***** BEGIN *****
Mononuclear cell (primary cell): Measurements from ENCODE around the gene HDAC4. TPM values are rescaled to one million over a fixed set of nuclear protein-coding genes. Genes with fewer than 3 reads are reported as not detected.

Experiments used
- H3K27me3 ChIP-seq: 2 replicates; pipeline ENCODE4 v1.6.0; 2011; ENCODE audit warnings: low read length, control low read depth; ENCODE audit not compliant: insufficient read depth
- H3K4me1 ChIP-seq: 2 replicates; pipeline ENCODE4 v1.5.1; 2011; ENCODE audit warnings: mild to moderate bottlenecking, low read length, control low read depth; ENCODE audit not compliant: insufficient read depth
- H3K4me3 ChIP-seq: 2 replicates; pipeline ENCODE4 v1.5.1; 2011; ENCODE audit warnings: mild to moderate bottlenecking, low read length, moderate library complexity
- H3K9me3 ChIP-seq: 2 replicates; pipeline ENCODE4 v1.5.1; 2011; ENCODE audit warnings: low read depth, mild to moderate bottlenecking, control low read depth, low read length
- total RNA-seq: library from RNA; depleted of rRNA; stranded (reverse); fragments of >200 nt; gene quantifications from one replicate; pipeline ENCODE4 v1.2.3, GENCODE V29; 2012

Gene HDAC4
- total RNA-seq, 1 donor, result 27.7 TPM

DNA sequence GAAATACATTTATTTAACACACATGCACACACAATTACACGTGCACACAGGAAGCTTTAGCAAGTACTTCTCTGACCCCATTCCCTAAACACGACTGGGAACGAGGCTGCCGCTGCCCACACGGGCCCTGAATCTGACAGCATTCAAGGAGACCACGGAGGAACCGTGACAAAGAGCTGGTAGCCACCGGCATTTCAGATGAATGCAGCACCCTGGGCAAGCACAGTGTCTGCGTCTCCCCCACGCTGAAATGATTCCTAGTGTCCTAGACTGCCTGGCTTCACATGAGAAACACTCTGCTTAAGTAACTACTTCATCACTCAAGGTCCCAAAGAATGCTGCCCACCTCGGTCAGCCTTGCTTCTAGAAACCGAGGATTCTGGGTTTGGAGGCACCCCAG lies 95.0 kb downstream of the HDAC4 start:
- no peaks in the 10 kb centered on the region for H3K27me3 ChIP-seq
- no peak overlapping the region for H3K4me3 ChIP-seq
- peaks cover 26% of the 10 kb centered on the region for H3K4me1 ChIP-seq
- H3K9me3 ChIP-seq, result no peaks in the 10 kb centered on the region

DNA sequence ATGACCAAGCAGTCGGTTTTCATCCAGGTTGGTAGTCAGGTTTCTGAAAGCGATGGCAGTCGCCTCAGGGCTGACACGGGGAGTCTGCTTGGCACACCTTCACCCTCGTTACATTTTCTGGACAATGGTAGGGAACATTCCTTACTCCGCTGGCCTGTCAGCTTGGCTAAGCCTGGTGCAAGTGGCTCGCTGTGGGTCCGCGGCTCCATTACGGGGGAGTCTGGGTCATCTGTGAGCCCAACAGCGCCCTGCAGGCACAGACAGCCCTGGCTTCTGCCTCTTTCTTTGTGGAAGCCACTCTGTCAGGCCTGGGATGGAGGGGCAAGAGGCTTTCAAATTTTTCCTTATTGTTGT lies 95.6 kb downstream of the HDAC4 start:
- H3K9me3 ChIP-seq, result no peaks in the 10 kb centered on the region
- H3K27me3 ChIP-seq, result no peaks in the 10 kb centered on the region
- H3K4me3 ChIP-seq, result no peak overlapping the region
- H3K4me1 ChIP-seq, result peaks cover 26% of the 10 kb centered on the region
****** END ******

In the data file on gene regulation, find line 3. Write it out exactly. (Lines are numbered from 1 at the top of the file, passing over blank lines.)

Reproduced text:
- H3K27me3 ChIP-seq: 2 replicates; pipeline ENCODE4 v1.6.0; 2011; ENCODE audit warnings: low read length, control low read depth; ENCODE audit not compliant: insufficient read depth